Zimbabwe President Talks of Resolving Differences Peacefully
(Bloomberg) -- Zimbabwean President Emmerson Mnangagwa said dialogue and peaceful means could be used to resolve differences that led to violent protests last month.
“It’s my hope that this inaugural dialogue by political parties will provide a firm foundation upon which we, together, and without undue foreign influence, build the Zimbabwe we want,” Mnangagwa said on Wednesday at the start of an inter-party dialogue by National Peace and Reconciliation Commission in Harare. “Outsiders can come and assist us, but the prime responsibility for our country’s development remains ours.”
Thousands of people poured onto the streets of Harare and other cities last month when the main labor federation called a three-day strike after fuel prices were more than doubled to the highest in the world.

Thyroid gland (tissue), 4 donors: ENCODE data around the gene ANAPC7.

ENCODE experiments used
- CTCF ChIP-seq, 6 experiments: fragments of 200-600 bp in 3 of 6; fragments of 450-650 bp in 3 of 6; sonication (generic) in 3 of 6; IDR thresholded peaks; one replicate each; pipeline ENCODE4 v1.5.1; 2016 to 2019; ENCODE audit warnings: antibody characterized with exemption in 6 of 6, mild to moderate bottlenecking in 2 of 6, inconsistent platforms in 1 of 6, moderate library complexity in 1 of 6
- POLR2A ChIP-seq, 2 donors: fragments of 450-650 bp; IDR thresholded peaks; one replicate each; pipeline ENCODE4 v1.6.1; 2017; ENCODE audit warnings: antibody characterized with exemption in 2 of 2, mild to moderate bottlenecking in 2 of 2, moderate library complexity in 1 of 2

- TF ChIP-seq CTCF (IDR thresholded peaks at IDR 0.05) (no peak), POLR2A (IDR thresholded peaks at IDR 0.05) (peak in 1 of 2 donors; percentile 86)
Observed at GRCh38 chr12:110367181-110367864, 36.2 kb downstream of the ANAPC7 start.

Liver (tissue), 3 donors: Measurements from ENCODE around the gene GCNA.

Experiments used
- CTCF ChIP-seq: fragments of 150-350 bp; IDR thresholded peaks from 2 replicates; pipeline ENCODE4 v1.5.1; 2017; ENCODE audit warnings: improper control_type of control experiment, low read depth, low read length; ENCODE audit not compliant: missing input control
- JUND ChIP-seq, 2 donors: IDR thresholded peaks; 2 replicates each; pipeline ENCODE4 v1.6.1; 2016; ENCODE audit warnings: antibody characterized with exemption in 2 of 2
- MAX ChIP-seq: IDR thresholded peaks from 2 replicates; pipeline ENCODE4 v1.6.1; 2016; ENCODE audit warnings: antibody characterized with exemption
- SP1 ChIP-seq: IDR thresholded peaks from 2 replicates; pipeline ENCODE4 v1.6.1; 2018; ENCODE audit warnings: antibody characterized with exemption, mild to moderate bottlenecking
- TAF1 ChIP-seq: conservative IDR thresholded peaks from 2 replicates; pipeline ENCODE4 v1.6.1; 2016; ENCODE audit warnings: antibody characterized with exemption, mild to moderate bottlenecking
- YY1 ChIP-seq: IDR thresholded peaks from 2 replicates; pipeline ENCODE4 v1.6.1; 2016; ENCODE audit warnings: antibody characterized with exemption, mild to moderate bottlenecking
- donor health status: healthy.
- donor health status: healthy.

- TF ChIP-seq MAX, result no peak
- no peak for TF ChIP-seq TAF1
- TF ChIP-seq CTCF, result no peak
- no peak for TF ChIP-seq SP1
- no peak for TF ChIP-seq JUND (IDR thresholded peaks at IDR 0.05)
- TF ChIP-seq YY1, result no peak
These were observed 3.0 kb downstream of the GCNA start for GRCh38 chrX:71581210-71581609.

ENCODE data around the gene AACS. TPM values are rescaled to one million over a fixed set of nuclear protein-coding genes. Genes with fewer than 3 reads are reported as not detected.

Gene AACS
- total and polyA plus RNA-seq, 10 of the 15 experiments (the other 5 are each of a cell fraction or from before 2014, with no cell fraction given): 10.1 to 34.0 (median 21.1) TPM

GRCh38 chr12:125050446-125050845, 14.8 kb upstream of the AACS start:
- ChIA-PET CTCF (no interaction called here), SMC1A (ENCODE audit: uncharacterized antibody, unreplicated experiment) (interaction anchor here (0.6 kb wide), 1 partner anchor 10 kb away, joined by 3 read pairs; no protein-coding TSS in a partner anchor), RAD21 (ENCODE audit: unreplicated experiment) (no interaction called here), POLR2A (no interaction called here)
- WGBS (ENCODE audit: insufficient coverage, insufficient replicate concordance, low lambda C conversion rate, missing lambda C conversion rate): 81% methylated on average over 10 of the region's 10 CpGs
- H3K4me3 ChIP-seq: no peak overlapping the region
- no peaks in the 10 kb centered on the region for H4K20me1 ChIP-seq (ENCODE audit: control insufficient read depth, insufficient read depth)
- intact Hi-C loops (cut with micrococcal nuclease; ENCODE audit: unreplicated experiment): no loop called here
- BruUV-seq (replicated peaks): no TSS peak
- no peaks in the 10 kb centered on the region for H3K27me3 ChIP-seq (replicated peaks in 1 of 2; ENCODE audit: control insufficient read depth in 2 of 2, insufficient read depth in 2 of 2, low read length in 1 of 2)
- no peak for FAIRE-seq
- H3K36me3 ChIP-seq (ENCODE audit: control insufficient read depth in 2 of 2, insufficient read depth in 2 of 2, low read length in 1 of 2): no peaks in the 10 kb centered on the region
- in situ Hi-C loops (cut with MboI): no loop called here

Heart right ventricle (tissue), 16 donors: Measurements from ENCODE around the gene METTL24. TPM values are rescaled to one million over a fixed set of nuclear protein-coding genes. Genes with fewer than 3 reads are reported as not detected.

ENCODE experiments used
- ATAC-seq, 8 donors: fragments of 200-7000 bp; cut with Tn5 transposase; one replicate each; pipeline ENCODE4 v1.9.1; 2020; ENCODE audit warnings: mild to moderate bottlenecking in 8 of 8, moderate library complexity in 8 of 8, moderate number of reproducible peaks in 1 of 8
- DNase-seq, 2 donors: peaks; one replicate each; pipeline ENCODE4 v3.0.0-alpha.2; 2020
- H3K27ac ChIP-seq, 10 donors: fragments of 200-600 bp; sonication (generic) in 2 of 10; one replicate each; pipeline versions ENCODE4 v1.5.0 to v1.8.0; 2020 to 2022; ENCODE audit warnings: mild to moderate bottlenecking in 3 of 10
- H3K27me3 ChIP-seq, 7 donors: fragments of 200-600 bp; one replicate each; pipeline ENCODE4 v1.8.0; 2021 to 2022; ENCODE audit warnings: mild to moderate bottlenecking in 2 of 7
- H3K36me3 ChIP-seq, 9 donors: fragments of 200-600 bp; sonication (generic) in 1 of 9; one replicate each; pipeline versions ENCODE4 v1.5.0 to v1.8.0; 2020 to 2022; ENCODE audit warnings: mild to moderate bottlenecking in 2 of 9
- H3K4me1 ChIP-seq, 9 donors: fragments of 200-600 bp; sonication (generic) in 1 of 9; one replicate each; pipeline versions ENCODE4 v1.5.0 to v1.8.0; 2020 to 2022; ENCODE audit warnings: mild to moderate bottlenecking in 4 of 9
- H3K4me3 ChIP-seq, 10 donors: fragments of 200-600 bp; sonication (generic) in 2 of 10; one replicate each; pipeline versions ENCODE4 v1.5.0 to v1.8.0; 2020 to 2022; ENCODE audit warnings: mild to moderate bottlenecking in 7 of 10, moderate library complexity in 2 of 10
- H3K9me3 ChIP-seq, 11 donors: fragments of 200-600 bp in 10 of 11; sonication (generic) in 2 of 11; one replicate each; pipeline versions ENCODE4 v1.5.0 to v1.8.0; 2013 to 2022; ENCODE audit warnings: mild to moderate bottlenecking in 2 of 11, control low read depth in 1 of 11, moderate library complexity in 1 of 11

Zimbabwe’s main opposition Movement for Democratic Change Alliance party didn’t attend the inaugural talks, saying it had 10 demands that had to be met before it would sit down with Mnangagwa.
In an emailed statement from its Harare headquarters, the MDC said Zimbabwe’s government must send the military back to barracks, return to the rule of law and release the hundreds of people who were arrested after protests began on Jan. 14.
The party also demanded the “immediate cessation of all forms of violence against the people, including rape, killings, shootings, torture, abductions as well as a genuine and transparent process to bring to book those responsible for killing, raping and maiming defenseless citizens.”
Calls to Mnangagwa’s team, seeking comment outside of office hours, weren’t answered.
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